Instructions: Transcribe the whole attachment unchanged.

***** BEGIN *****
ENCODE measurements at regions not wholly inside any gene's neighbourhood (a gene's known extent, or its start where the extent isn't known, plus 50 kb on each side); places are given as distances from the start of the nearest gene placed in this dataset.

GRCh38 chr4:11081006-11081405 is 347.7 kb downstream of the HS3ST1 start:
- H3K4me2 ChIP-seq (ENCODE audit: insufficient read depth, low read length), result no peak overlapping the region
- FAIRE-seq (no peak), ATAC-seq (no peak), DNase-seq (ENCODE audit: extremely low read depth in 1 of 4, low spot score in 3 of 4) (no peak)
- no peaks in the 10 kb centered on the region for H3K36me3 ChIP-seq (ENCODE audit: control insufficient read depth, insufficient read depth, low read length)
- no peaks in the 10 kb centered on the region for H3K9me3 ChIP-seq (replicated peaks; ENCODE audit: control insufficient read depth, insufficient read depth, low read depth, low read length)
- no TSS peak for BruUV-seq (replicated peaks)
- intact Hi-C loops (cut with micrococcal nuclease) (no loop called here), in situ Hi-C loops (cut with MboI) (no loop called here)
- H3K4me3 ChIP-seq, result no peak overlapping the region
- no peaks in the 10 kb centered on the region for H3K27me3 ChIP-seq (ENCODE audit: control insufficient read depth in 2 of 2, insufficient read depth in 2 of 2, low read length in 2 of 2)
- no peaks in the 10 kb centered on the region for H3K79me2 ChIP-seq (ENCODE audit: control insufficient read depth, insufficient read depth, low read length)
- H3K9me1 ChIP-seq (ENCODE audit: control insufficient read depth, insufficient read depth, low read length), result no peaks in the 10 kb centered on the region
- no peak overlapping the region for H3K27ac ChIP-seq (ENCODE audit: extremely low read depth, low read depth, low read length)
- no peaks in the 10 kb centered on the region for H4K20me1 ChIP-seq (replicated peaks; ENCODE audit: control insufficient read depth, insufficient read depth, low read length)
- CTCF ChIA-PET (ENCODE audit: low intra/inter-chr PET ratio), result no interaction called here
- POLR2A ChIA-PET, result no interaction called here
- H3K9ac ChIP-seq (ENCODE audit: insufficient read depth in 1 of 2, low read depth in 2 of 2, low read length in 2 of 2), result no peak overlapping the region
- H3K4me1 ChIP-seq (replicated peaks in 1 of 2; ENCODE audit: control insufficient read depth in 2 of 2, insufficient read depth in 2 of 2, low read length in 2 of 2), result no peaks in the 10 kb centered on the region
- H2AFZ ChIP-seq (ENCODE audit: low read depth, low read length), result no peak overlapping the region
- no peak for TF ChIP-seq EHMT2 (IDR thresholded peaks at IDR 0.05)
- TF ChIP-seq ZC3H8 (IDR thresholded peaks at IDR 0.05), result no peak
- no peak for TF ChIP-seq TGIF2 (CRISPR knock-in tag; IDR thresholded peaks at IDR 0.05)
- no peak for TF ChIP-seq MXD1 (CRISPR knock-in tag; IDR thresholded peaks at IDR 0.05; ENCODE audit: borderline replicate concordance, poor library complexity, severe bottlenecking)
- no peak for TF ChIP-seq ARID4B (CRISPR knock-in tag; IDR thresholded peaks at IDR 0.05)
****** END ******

ENCODE measurements at regions not wholly inside any gene's neighbourhood (a gene's known extent, or its start where the extent isn't known, plus 50 kb on each side); places are given as distances from the start of the nearest gene placed in this dataset.

GRCh38 chr4:11081006-11081405 is 347.7 kb downstream of the HS3ST1 start:
- H3K4me2 ChIP-seq (ENCODE audit: insufficient read depth, low read length), result no peak overlapping the region
- FAIRE-seq (no peak), ATAC-seq (no peak), DNase-seq (ENCODE audit: extremely low read depth in 1 of 4, low spot score in 3 of 4) (no peak)
- no peaks in the 10 kb centered on the region for H3K36me3 ChIP-seq (ENCODE audit: control insufficient read depth, insufficient read depth, low read length)
- no peaks in the 10 kb centered on the region for H3K9me3 ChIP-seq (replicated peaks; ENCODE audit: control insufficient read depth, insufficient read depth, low read depth, low read length)
- no TSS peak for BruUV-seq (replicated peaks)
- intact Hi-C loops (cut with micrococcal nuclease) (no loop called here), in situ Hi-C loops (cut with MboI) (no loop called here)
- H3K4me3 ChIP-seq, result no peak overlapping the region
- no peaks in the 10 kb centered on the region for H3K27me3 ChIP-seq (ENCODE audit: control insufficient read depth in 2 of 2, insufficient read depth in 2 of 2, low read length in 2 of 2)
- no peaks in the 10 kb centered on the region for H3K79me2 ChIP-seq (ENCODE audit: control insufficient read depth, insufficient read depth, low read length)
- H3K9me1 ChIP-seq (ENCODE audit: control insufficient read depth, insufficient read depth, low read length), result no peaks in the 10 kb centered on the region
- no peak overlapping the region for H3K27ac ChIP-seq (ENCODE audit: extremely low read depth, low read depth, low read length)
- no peaks in the 10 kb centered on the region for H4K20me1 ChIP-seq (replicated peaks; ENCODE audit: control insufficient read depth, insufficient read depth, low read length)
- CTCF ChIA-PET (ENCODE audit: low intra/inter-chr PET ratio), result no interaction called here
- POLR2A ChIA-PET, result no interaction called here
- H3K9ac ChIP-seq (ENCODE audit: insufficient read depth in 1 of 2, low read depth in 2 of 2, low read length in 2 of 2), result no peak overlapping the region
- H3K4me1 ChIP-seq (replicated peaks in 1 of 2; ENCODE audit: control insufficient read depth in 2 of 2, insufficient read depth in 2 of 2, low read length in 2 of 2), result no peaks in the 10 kb centered on the region
- H2AFZ ChIP-seq (ENCODE audit: low read depth, low read length), result no peak overlapping the region
- no peak for TF ChIP-seq EHMT2 (IDR thresholded peaks at IDR 0.05)
- TF ChIP-seq ZC3H8 (IDR thresholded peaks at IDR 0.05), result no peak
- no peak for TF ChIP-seq TGIF2 (CRISPR knock-in tag; IDR thresholded peaks at IDR 0.05)
- no peak for TF ChIP-seq MXD1 (CRISPR knock-in tag; IDR thresholded peaks at IDR 0.05; ENCODE audit: borderline replicate concordance, poor library complexity, severe bottlenecking)
- no peak for TF ChIP-seq ARID4B (CRISPR knock-in tag; IDR thresholded peaks at IDR 0.05)